Your mother may not have had an advanced psychology degree, but when she told you to eat your vegetables in order to get dessert, she was on to something. Her advice was based on the Premack Principle, a rule proposed by psychologist David Premack, which states that high-probability behaviors, like eating dessert, will reinforce low-probability behaviors, like eating veggies. In other words, when it comes to dog training, things your dog is more likely to do — like chasing squirrels — can be used to reward him for doing things he’s less likely to do, like coming when called. In turn, this makes the less likely behaviors more likely to occur in the future.
There are tons of things your canine companion wants, such as going outside, greeting other dogs, or chasing a ball, and you can think of these things as life rewards. Rather than approaching training as a way of preventing your dog from getting what he wants, take advantage of life rewards and teach him that he can have what he wants if he gives you what you want first. For example, you don’t want your dog dashing out the door uninvited. But you can show him that if he sits and waits for permission, you will let him go through. He can perform the less likely behavior of sitting patiently for a chance to do the more likely behavior of going through the door. Next thing you know, your dog will be happy to wait at doorways.
Fetch is another example. Your dog probably enjoys chasing after a ball more than he enjoys bringing it back. However, with enough repetition, he learns that for you to throw the ball again (what he really wants) he needs to place it within your reach. If he performs the less likely behavior of giving away the ball, he can engage in the more likely behavior of chasing it. It won’t take long until he’s enthusiastically giving you the ball. So, the first step in harnessing the Premack Principle is taking stock of what your dog really wants to do. Understand how he ranks the value of all his options, so you can ask for the right trade when training.
Consider loose leash walking. Your dog wants to smell the shrubs, run to the nearest fire hydrant, or greet other pedestrians more than he wants to walk calmly at your side. You can use the behaviors he wants to do to reward the loose leash walking behavior you want. Rather than never letting your dog take a sniff break or say hello to other people, make those activities contingent upon the leash hanging slack. In the beginning, ask for only a few steps, then release your dog to sniff or greet. As he begins to catch on, you can ask for longer distances until you eventually pass some of those distractions without stopping at all.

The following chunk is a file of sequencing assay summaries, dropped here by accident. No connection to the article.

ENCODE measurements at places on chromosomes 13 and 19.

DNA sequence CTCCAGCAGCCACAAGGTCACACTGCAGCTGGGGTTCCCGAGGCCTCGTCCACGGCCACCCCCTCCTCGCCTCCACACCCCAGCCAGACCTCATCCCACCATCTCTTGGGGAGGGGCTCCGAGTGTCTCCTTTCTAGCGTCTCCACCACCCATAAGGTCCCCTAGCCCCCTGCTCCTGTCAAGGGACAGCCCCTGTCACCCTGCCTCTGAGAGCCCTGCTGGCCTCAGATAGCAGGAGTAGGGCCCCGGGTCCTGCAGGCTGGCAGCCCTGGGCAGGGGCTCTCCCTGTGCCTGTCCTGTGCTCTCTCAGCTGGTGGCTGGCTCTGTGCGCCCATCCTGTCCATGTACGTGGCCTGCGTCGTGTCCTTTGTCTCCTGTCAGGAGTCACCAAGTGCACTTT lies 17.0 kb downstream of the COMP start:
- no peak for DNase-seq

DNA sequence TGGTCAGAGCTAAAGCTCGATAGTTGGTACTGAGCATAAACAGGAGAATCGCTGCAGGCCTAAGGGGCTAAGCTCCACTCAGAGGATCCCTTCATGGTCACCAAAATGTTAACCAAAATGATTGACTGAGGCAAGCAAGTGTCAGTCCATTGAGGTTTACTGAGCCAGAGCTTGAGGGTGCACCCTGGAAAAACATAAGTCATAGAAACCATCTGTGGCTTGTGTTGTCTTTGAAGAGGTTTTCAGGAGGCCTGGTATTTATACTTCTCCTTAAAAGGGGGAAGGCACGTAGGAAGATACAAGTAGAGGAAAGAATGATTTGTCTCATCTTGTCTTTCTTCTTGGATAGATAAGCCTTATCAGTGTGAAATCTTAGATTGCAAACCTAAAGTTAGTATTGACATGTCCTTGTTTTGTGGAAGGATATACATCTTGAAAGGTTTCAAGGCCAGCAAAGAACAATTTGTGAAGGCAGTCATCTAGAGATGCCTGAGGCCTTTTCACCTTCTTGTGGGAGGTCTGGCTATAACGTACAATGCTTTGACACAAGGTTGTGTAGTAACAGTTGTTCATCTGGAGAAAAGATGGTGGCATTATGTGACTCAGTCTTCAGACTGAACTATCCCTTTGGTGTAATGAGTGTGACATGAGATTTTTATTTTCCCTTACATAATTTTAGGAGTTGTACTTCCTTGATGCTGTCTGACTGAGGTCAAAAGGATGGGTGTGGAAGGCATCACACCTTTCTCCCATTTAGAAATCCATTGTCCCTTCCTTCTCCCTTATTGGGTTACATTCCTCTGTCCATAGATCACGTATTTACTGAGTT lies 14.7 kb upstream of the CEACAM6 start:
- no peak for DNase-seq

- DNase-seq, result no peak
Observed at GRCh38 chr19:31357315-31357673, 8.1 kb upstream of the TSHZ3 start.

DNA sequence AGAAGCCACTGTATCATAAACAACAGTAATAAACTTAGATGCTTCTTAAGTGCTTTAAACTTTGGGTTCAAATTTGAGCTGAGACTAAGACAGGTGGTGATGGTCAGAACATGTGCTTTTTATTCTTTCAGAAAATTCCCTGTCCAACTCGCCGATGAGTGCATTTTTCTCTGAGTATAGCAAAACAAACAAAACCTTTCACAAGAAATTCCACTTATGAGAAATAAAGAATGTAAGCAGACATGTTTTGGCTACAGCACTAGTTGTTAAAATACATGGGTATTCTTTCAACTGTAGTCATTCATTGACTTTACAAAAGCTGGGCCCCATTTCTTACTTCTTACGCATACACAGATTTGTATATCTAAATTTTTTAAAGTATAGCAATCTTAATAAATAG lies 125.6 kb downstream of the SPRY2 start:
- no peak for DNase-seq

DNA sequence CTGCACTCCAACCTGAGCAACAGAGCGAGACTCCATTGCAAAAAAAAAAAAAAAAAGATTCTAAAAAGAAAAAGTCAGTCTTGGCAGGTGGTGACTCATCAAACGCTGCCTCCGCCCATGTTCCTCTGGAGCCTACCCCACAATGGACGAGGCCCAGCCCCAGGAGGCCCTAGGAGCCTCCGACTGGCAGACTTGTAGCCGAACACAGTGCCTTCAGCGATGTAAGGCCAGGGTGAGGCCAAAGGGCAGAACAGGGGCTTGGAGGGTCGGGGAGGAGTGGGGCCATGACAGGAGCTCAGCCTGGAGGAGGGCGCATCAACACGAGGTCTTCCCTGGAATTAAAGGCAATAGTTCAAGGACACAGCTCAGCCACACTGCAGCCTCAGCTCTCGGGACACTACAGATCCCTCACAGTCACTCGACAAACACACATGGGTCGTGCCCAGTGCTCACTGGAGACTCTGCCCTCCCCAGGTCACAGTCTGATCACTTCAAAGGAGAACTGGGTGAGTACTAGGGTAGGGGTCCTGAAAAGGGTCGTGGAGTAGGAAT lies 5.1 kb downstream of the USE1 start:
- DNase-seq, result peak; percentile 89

Training your dog to come when called can also benefit from the Premack Principle. When training a reliable recall, you should never call your dog away from something fun. For example, if you call your dog in from chasing squirrels in the yard, then close the door and keep him in the house, you have actually punished him for coming when called — at least from your dog’s point of view. The same is true if you call your dog and then do something he considers unpleasant, like putting him in the bath or clipping his nails. What’s in it for him to come the next time you call?
But, what if you call your dog away from something fun, only to let him go back to it right away? That’s taking advantage of Premack. Ask your dog to “come,” and when he responds, reward him with praise, a treat, a toy, etc., then release him to go back to what he was doing in the first place. Your dog will realize that doing what you want, stopping his playtime and going to see you, means he will not only get a reward when he comes to you, but he will also get a second reward when you release him to go back to his fun. What a great way to strengthen your recall training and ensure you can call your dog away from any distraction when it counts for safety.
Get creative and think of all the ways you can have your dog doing what you want for a chance to do what he wants. Let the Premack Principle work for you. Eventually, those low-probability behaviors, like sitting patiently, walking calmly, or coming when called, will become high-probability behaviors because your dog will have learned to associate them with the things he loves. Pretty soon, he’ll want his veggies just as much as his dessert.